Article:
That’s really an interesting perspective, Ken. It reminds me of the time many decades ago when my father was working to integrate (racially) the evangelical church he pastored. Many of the deacons and leading families in the congregation were incensed — much more than he thought they would be. Their animosity stunned my mom and dad, and I think your observation may explain some of the intense reaction. The deacons were used to thinking of themselves as progressive and accommodating. They donated money to send Black kids to camp, and they supported Civil Rights, in a kind of hazy, non-personal way.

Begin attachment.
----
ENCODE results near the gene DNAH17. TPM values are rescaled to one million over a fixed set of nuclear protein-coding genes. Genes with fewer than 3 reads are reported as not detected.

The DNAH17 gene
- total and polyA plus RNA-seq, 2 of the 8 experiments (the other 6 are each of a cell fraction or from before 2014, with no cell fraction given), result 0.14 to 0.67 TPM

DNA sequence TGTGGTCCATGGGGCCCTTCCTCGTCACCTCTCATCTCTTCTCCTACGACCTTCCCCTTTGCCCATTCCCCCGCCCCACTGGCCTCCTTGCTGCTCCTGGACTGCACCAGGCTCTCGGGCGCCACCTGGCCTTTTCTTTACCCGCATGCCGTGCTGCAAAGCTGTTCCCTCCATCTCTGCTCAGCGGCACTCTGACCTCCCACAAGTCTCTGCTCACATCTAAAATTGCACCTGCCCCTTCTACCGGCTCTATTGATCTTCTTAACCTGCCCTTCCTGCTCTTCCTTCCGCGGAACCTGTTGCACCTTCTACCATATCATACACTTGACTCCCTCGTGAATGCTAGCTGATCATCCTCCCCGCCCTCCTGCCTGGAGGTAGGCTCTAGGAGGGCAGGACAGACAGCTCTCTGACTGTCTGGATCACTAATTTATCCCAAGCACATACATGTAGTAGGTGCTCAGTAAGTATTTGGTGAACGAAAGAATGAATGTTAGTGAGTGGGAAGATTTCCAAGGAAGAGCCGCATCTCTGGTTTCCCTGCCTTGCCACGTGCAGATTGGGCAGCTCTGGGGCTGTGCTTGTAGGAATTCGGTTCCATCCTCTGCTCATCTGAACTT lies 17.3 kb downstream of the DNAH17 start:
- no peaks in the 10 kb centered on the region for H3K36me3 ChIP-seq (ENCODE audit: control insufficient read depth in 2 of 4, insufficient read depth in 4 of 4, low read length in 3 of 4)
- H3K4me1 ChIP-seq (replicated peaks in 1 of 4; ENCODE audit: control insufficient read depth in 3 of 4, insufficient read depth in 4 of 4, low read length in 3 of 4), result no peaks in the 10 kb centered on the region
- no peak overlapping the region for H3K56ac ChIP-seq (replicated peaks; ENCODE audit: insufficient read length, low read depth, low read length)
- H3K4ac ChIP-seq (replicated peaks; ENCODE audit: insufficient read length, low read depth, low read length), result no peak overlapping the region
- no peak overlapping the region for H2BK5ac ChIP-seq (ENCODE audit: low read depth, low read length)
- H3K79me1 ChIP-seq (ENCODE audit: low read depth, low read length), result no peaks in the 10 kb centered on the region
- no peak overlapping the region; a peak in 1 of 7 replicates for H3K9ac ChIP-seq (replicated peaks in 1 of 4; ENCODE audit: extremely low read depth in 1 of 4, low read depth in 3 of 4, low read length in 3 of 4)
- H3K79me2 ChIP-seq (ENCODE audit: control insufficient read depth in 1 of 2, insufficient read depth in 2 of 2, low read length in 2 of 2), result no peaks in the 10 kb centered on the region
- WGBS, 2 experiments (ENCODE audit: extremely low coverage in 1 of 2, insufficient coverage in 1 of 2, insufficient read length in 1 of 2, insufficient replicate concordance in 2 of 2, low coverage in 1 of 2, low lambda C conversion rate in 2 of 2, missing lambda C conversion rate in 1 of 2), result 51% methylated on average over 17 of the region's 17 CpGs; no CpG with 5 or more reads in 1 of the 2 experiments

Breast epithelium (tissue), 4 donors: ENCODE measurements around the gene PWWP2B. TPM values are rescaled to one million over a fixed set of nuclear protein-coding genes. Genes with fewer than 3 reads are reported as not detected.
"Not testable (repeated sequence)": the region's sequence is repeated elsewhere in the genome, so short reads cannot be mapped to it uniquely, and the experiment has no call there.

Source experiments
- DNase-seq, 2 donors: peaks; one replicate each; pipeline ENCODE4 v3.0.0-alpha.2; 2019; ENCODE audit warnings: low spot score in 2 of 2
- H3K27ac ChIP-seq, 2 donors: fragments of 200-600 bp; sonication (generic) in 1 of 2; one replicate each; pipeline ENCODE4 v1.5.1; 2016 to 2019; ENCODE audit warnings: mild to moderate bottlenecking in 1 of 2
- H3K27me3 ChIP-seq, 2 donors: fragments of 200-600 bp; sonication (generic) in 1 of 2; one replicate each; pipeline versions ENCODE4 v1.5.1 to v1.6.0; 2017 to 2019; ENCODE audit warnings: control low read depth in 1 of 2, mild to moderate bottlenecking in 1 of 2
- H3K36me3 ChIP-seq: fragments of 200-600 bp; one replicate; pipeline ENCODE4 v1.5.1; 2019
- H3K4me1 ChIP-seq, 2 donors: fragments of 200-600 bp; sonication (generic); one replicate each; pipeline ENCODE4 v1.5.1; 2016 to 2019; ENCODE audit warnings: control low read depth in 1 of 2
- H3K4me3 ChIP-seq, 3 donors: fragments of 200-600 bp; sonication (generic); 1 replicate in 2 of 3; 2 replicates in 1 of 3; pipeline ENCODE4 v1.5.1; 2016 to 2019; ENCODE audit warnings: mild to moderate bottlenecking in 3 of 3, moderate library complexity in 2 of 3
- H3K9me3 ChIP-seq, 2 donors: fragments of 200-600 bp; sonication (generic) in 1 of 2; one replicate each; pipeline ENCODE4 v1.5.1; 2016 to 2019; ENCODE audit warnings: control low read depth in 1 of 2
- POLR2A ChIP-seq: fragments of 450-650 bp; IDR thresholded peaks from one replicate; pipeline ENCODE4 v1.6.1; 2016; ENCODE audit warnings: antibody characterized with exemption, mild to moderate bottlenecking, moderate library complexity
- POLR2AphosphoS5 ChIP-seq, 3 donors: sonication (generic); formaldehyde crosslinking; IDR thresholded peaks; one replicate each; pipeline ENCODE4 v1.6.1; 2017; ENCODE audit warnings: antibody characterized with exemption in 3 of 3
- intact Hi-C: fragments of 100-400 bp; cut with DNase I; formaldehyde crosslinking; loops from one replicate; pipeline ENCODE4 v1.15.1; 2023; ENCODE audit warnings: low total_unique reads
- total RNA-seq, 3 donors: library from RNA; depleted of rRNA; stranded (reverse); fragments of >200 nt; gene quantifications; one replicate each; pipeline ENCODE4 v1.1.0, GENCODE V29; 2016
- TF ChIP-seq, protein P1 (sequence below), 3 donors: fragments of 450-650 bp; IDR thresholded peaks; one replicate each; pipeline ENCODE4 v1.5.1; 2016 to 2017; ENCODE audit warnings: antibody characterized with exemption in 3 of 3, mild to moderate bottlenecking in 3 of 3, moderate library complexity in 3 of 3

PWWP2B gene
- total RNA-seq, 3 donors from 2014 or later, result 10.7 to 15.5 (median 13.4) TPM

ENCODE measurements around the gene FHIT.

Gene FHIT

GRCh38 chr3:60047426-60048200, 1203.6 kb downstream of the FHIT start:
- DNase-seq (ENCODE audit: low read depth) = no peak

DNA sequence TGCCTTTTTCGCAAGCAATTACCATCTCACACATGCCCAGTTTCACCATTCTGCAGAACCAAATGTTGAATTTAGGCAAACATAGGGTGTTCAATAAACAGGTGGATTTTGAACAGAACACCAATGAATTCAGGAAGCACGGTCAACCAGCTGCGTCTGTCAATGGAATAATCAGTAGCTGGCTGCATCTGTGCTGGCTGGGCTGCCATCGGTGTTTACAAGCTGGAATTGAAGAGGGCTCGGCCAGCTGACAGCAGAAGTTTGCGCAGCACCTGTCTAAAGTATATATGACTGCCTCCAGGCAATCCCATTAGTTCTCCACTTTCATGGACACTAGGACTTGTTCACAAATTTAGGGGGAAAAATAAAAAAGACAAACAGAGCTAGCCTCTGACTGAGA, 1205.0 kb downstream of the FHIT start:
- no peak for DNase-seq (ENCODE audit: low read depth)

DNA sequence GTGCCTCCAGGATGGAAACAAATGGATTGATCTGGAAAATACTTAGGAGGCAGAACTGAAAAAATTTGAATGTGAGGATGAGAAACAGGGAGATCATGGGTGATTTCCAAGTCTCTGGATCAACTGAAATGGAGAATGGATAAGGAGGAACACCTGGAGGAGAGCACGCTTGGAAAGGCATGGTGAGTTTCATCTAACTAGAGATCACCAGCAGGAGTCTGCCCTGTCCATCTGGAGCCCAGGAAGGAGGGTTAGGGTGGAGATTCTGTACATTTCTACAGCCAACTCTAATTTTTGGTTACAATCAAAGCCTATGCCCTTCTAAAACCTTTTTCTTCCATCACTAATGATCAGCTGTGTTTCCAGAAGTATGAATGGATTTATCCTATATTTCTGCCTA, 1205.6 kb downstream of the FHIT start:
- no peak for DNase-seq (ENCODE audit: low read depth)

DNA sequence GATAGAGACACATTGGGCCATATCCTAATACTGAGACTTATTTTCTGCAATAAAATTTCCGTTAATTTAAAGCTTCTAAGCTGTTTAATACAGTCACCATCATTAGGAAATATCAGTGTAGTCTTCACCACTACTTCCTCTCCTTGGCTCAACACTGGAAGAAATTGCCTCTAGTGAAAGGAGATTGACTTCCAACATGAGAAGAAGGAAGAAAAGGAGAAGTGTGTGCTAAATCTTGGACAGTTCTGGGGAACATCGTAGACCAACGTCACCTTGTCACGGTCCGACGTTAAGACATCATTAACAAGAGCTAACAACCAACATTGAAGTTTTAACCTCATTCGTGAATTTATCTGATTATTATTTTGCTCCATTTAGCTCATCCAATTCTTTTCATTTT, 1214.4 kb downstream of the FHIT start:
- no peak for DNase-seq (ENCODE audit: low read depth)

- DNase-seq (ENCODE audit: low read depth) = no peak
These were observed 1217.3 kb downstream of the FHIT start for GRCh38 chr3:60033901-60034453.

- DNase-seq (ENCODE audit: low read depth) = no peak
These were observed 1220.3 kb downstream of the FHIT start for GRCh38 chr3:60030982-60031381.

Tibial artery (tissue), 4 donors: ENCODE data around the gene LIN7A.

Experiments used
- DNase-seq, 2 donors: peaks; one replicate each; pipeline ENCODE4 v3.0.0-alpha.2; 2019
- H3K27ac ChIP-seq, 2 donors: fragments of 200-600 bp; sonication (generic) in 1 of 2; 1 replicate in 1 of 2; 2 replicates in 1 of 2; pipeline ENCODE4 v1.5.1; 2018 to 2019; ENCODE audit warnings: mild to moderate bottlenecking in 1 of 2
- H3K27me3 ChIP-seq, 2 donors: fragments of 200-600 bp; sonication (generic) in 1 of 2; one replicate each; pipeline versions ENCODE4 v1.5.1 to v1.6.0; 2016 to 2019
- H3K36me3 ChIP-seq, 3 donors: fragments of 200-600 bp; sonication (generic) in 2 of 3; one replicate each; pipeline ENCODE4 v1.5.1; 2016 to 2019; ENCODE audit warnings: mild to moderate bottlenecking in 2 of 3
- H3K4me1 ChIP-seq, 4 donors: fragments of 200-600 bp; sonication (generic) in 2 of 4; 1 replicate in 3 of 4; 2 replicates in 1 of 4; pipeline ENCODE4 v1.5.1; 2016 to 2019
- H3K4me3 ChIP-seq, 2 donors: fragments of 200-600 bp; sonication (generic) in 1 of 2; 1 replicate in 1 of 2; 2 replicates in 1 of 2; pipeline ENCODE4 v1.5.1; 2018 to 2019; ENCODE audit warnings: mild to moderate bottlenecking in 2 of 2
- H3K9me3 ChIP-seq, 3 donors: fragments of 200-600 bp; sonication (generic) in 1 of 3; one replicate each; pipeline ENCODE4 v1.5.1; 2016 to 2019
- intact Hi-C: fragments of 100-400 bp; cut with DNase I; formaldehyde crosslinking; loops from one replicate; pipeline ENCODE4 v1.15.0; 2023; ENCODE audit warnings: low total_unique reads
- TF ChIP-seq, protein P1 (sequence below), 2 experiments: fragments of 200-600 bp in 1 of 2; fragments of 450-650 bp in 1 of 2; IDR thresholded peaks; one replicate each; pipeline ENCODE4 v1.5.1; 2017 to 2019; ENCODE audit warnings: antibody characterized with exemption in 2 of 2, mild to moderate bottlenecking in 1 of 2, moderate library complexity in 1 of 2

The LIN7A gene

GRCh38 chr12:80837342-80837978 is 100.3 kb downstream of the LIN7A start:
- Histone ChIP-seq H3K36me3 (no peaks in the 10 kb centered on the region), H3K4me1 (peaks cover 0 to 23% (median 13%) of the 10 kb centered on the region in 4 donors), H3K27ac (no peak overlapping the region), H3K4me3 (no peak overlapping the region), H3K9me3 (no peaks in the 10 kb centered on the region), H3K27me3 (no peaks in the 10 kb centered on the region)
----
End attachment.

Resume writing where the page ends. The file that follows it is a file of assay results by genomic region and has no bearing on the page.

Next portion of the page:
They just didn’t want Black kids bused into Sunday School to sit down next to their own kids. My dad preaching that Church segregation was racist must have hit them in their collective senses of worth.

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Writer. Runner. Marine. Airman. Former LGBTQ and HIV activist. Former ActUpNY and Queer Nation. Polyglot. Middle-aged, uppity faggot.

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